An event can be a deal-maker. “I like to work with a company before I begin to build a long-term relationship with it,” Southerland adds. “Not only do I like to see the product that the company delivers, but I like to see the service that the staff gives to my clients. So the relationship begins from the moment we do an initial brainstorming session. The long-term relationship begins after we work together.”
After the event is over is the time to build on the work you’ve done by continuing contact.
“After events, we place follow-up calls to get feedback on the quality of our rentals, our delivery drivers or any other staff that helped them,” Page says. “We send thank-you notes, host our own Marquee events to keep them in touch with us and host a biannual wine tour for all of our planners to spend the day networking with them, in addition to many other fun events to keep in touch.”
“We have learned to do an ‘event planner profile,’” Kohn says. “We keep notes on all our experiences with them and try to anticipate changes that might happen. When things go great, you can count on continued patronage, but if things go wrong, be prepared to do what it takes to make the planner happy. They are not the easiest clients, but they can be the most lucrative. It’s important that your sales people meet with event planners on a regular basis, even if events are not happening. Lunch and dinner dates are very effective. Phone calls and emails can only go so far.”
“We really invest in our clients, because that’s how you get their loyalty and their repeat business,” McClure from All Occasions says. “We may take them out to lunch or dinner. We even took one of our vendors to The Rental Show. The more events they do with you, the more they trust you. They take your ideas into consideration and it becomes a working relationship, rather than filling an order.”
Kate Kovalick-Patay, former event planner and current executive director of sales, Creative Coverings, Sparks, Nev., agrees. “As a planner I always tried to build the relationship prior, as if you have good rapport with a reputable company, I find they are willing to go that extra mile should anything last minute arise. Speaking from the rental company side, we work hard to be a true partner with the planner, so that they know they can count on us to deliver as promised and exceed expectations with our service.”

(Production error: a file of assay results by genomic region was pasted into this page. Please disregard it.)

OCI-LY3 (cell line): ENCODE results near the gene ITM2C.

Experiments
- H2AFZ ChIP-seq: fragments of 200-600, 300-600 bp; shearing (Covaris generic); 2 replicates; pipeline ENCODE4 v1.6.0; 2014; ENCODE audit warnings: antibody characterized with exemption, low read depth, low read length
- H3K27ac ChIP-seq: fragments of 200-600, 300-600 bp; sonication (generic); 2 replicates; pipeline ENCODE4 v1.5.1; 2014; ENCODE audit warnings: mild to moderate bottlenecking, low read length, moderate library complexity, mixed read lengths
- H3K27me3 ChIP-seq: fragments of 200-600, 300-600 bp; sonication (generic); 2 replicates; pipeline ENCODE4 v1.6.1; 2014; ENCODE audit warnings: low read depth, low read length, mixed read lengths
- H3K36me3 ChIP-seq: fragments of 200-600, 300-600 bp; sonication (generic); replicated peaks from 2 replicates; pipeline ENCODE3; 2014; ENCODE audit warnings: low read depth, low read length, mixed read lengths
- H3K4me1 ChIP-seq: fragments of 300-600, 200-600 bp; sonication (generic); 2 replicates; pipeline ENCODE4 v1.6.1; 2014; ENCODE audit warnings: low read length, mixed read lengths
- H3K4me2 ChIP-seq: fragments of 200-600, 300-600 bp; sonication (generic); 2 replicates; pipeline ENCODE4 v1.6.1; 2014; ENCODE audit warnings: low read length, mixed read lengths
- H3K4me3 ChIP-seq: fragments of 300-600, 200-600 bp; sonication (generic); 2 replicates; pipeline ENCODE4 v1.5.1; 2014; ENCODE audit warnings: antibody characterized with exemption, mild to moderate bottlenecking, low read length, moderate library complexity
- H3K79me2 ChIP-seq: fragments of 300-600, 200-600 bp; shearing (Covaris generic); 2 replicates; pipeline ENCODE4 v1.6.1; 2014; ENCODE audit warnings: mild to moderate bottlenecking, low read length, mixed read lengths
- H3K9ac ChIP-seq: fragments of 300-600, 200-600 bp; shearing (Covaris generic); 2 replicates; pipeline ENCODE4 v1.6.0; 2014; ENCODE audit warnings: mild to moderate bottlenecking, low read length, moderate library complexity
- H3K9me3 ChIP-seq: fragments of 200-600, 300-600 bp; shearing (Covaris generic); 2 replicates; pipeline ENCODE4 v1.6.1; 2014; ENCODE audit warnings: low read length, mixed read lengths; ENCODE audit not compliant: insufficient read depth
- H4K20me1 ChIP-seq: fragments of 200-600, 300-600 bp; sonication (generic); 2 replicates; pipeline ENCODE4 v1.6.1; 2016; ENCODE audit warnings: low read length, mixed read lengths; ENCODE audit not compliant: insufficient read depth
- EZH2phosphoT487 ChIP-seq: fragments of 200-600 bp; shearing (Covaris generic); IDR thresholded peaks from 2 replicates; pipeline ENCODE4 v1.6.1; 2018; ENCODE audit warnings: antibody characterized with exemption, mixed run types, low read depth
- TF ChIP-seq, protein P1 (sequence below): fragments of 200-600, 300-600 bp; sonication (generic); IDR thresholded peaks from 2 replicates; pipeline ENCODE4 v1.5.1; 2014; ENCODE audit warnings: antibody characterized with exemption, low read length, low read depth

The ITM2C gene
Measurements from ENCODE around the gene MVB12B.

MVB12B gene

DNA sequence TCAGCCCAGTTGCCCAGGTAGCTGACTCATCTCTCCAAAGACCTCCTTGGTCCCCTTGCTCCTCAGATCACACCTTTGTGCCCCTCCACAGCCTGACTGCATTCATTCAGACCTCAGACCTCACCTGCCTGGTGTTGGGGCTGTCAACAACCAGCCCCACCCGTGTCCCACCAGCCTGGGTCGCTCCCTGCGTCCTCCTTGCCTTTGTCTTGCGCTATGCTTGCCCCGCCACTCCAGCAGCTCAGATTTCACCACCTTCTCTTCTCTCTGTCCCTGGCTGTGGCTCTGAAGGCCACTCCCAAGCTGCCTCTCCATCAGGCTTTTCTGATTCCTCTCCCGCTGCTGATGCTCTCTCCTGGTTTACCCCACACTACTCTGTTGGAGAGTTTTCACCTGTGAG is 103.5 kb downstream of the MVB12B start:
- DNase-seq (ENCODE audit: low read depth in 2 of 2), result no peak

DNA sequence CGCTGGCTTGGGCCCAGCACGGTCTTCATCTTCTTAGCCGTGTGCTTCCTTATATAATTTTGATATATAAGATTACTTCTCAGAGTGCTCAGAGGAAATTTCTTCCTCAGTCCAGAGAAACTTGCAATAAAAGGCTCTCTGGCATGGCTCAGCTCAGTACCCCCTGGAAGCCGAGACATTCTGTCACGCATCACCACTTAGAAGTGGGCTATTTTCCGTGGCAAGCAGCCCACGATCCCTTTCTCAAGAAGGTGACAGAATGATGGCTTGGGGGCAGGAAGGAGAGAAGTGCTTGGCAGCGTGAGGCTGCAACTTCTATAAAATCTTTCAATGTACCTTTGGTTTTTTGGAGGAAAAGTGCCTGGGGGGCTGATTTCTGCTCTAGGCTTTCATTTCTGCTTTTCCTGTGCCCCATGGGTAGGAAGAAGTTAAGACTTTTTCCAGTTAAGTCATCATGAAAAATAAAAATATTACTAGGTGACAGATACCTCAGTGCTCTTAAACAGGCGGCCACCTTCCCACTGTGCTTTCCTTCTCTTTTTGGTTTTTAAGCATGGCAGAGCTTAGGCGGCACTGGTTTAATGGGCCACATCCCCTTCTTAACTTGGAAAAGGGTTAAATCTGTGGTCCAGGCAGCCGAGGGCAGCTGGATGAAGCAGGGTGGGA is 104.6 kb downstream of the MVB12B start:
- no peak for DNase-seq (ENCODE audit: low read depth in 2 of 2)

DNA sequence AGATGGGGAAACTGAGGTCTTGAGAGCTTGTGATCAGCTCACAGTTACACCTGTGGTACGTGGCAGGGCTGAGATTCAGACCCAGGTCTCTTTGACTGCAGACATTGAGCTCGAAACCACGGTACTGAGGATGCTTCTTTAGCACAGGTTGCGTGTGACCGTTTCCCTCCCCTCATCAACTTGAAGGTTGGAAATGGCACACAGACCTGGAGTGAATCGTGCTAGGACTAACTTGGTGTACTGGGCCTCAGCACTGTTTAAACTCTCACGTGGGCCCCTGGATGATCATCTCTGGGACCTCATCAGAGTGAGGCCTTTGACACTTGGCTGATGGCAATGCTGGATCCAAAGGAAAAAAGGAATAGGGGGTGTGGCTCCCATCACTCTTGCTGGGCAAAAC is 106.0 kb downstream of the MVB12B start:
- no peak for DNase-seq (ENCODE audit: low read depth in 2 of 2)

Who’s in charge?
Within an event, there are several players. The person in charge of the event will likely be one of two people: The customer whom the event is for or the event planner.
“If the planner brings a customer to us, the planner is in charge and they become the client. If the client comes in first and says there is a planner on site, the customer is the client and we run everything through the customer,” says Jason McClure, event designer, All Occasions Party Rental, Knoxville, Tenn.
“We also support customers in their relationships with planners. For instance, just because they hire someone with a business card, the customer may find out the planner is not necessarily an experienced professional. Ultimately, we support whoever the event is for. We want that event to go off without a hitch,” he says.
Sometimes, however, it’s difficult to figure out who is in charge, period. “If there is overlap, we’ll communicate with both the client and planner, and see who is in charge of what,” says Laura Page, CERP, sales, Marquee Event Group, Austin, Texas. “A client may come in to the store by themselves and the planner may find out after, so we handle all that carefully. It’s a case-by-case basis. The planners we work with are great at setting the tone and guidelines for the process, so that works well.”
Kate Kovalick-Patay, former event planner and current executive director of sales, Creative Coverings, Sparks, Nev., says that as a rule, it’s usually the planner who is in charge of the event.
“Going back to the relationships we create with them, many planners are comfortable with clients coming to us direct, as they know we will not step on their toes, quote pricing or try and make a sale behind their backs. I’d rather work with one planner 30 times in one year than get a one-time client that could potentially jeopardize the relationship I’ve spent so much time cultivating,” she says.